La Collectioneusse (Eric Rohmer, 1969)

While Eric Rohmer’s cinema is appreciated for its study of human mores, his approach to art is still little known. However, there is a Matisse in a room in Pauline à la Plage (1983), Mondrian’s Neo-plastic architecture in Nuits de la plein lune (1984), or even a Picasso in Rendezvous in Paris (1995). ). The work is never purely decorative, it even becomes an essential key to La Collectionneuse (1967), whose second prologue mixes reflections on art and free thought.

“The collector” is the nickname given by Adrien and Daniel to Haydée, a young woman who goes on a chain of conquests, and with whom they live together for a summer in a friend’s country house. As in all of the films in the Six Moral Tales cycle, the story follows the same thread: a man (here, Adrien) loves a woman and is interested for a while in another (Haydée), before returning to the first. Around this nucleus revolve characters from the art world: the gallerist Adrien, the artist Daniel, the art critic (Alain Jouffroy himself) and the collector Sam. Rohmer then uses self-reflective characters, making play the artist to a real artist of the same first name: Daniel is thus interpreted by Daniel Pommereulle, avant-garde plastic artist of the twentieth century who tried his hand at drawing and painting before perfecting himself in the assembly of everyday objects . His closeness to the character thus allows the filmmaker to retain his idiosyncrasy, which he confronts with other personalities in the film.

It was in the second prologue that Daniel debated his real work, Objet hors sais (Center Pompidou, 1965), alongside his equally true friend and supporter Alain Jouffroy. It’s about a pot of yellow paint, surrounded by thirty-nine razor blades that make it elusive. The critic analyzes it as “the only one who bases his cause on nothing, and who is surrounded by his own thought like razor blades” which are “the word, perhaps also the silence, perhaps also the elegance, a certain yellow ”. This sharp aesthetic embodies the structure of the independent mind whose cruelty is necessarily exerted on those who act only by convention. The emptiness surrounding being is a projection of oneself onto the world which is reminiscent of the seeming peculiar to dandyism. What Alain Jouffroy reveals to be the self-portrait of Daniel, whose objects are there only to reveal his essence.

In the same way in the Rohmérien cinema, art, like a religious icon, wants to reveal a supreme idea which will be put to the test (just like the fresco of Don Quixote in Le Knee de Claire) . He introduces the story as a true scout without ever supplanting the real, so that the main aesthetic object of the film is found in the lived experience of the characters, embodied by the tempting figure of Haydée. This free and mischievous young woman acts according to her wishes without worrying about any morals. His easy and regular conquests above all mark a deep lack that seeks to be filled. But this frank immorality greatly disturbs the two dandies who have come to isolate themselves in a hermitage, fortified by moral discourses which they regard as the character of a free spirit. Apparently tired of the disorder of nightlife, they defend an ethic of love, based on requirements that must counter the natural.

Facing Haydée, Adrien and Daniel quickly understand that they are dealing with an Object that cannot be captured, although they struggle to admit that it can be sharp. Both are unsettled by the young woman, whom they each understand in their own way – the gallerist sees her more as a work whose meaning resists him, while the artist approaches it noticeably as an object to be experienced and to be disapproved of. Despite everything, they hide from each other the imbalance it creates in them, as a demonstration of their moral solidity. After spending the first night with Haydée, Daniel pretends to ignore her with Adrien so as not to recognize the betrayal of his speech. But the two friends are caught in their own trap: by wanting to cut others, they end up cutting themselves. In order not to give in, Adrien and Daniel team up in the “exercice de la cruauté” (exercise of cruelty, G. Bataille) in order to destabilize the one who threatens them. In the form of a full-blown trial, they condemn her to being just a “moral slut”, collecting conquests at random from encounters, without premeditating her actions. But the two men are once again powerless in the face of the young woman’s indifference, which only sheds light on their many contradictions.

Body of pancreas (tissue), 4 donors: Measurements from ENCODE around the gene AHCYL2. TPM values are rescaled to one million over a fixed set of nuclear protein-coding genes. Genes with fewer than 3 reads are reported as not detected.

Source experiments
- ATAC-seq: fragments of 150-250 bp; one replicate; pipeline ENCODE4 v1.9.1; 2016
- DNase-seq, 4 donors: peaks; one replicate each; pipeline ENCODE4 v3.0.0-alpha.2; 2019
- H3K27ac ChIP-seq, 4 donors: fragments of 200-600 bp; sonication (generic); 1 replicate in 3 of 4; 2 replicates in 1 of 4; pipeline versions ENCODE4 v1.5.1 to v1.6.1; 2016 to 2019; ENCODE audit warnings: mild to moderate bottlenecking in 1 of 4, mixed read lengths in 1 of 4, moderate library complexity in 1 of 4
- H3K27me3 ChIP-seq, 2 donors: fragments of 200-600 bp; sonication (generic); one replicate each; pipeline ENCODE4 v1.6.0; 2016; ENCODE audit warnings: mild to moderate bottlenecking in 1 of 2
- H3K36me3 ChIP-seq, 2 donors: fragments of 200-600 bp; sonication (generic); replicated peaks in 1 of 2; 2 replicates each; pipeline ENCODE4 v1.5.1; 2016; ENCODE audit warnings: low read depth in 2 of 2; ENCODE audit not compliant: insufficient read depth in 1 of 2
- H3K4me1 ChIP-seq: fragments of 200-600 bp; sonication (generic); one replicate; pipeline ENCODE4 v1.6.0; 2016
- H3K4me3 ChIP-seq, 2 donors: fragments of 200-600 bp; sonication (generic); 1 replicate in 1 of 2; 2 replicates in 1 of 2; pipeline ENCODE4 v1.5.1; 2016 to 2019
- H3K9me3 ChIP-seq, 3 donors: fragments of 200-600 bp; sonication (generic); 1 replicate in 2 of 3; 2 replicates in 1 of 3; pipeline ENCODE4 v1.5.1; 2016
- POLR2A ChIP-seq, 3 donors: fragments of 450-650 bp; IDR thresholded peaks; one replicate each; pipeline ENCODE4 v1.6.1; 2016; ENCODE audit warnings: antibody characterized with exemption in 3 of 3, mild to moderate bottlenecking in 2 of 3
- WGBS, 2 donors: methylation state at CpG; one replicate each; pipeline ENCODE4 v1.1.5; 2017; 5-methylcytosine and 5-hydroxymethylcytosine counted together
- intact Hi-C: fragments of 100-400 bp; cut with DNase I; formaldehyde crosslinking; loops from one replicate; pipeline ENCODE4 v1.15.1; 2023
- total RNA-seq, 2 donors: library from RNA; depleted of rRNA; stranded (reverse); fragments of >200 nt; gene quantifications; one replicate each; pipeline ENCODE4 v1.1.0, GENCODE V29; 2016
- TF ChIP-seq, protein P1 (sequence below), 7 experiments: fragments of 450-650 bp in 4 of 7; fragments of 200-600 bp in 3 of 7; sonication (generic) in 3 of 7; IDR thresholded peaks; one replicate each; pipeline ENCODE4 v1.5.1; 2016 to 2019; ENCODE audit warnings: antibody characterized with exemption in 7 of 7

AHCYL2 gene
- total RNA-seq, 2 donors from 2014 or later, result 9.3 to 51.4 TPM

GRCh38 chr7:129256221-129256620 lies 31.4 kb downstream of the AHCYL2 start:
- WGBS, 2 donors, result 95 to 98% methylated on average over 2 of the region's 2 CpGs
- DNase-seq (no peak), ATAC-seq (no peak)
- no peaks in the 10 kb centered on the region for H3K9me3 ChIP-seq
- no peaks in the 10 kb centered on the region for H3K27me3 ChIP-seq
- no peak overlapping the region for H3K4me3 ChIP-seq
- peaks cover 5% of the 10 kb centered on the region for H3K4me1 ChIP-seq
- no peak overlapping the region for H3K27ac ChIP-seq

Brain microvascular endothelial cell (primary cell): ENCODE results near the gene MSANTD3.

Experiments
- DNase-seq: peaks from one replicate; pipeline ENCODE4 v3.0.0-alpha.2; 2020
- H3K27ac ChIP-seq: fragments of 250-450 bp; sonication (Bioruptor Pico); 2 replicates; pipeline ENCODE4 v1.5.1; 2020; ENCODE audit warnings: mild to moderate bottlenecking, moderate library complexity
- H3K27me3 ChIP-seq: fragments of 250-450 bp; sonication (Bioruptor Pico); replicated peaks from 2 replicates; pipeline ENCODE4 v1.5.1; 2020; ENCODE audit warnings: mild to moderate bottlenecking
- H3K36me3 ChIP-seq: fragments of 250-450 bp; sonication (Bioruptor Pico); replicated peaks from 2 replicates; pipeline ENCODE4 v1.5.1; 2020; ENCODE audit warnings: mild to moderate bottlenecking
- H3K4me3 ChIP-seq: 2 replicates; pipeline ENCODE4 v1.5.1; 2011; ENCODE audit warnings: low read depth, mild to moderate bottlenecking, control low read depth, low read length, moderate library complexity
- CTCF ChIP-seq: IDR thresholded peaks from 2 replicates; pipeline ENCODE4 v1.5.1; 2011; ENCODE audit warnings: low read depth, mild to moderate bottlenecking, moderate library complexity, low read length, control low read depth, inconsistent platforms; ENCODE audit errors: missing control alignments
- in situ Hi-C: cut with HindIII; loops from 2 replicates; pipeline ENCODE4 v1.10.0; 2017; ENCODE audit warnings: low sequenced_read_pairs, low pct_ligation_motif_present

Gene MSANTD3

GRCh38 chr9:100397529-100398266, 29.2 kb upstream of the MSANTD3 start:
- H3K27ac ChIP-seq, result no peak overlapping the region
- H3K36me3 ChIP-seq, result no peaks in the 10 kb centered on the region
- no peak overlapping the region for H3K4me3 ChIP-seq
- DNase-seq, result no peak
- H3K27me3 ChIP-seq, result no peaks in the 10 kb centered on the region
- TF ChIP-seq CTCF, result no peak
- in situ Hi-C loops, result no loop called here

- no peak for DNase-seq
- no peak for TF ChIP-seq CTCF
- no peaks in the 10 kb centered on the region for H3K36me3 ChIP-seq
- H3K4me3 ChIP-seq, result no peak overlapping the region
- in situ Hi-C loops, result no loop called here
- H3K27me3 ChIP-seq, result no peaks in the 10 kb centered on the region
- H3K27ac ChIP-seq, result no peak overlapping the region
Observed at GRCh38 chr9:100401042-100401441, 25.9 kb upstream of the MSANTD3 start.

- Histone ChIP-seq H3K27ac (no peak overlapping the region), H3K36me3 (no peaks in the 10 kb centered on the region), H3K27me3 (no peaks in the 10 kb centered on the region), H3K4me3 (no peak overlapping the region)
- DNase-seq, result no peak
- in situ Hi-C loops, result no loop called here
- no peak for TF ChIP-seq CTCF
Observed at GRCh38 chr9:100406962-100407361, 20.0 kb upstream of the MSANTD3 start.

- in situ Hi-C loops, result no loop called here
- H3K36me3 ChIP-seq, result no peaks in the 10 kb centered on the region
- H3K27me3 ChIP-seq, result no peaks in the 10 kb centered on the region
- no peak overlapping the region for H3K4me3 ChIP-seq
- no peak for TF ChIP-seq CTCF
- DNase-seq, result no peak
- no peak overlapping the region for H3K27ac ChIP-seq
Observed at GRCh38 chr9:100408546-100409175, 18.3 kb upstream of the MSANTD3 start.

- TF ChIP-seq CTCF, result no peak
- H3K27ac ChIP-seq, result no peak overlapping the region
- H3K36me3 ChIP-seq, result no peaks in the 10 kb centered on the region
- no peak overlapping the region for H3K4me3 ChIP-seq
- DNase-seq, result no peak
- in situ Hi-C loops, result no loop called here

Thus, Adrien and Daniel are “surrounded” by a moral discourse which necessarily places itself in a conflicting relationship with otherness. Like real dandies, they seek to exclude themselves from all social presuppositions, in order to establish themselves as the uncollectible Object. Not without irony, with characters adopting a somewhat feigned posture – Adrien ends up fleeing Haydée at the chance of a meeting which brings him back to his initial love – Rohmer therefore summons the work of art to introduce the driving idea before the ‘act. The whole question of the film is whether the apparent convictions of the two dandies will survive despite the temptation to transgress. In this, La Collectionneuse is a good illustration of the constant instability of contemporary man whose moral precepts, in perpetual imbalance, can only survive through the expression of “violence fatale”. (Daniel Pommereulle).

Translated from “Revoir La Collectionneuse sous l’esthétique du tranchant” by Romane Fraysse.

https://www.art-critique.com/2019/03/revoir-collectionneuse-esthetique-tranchant/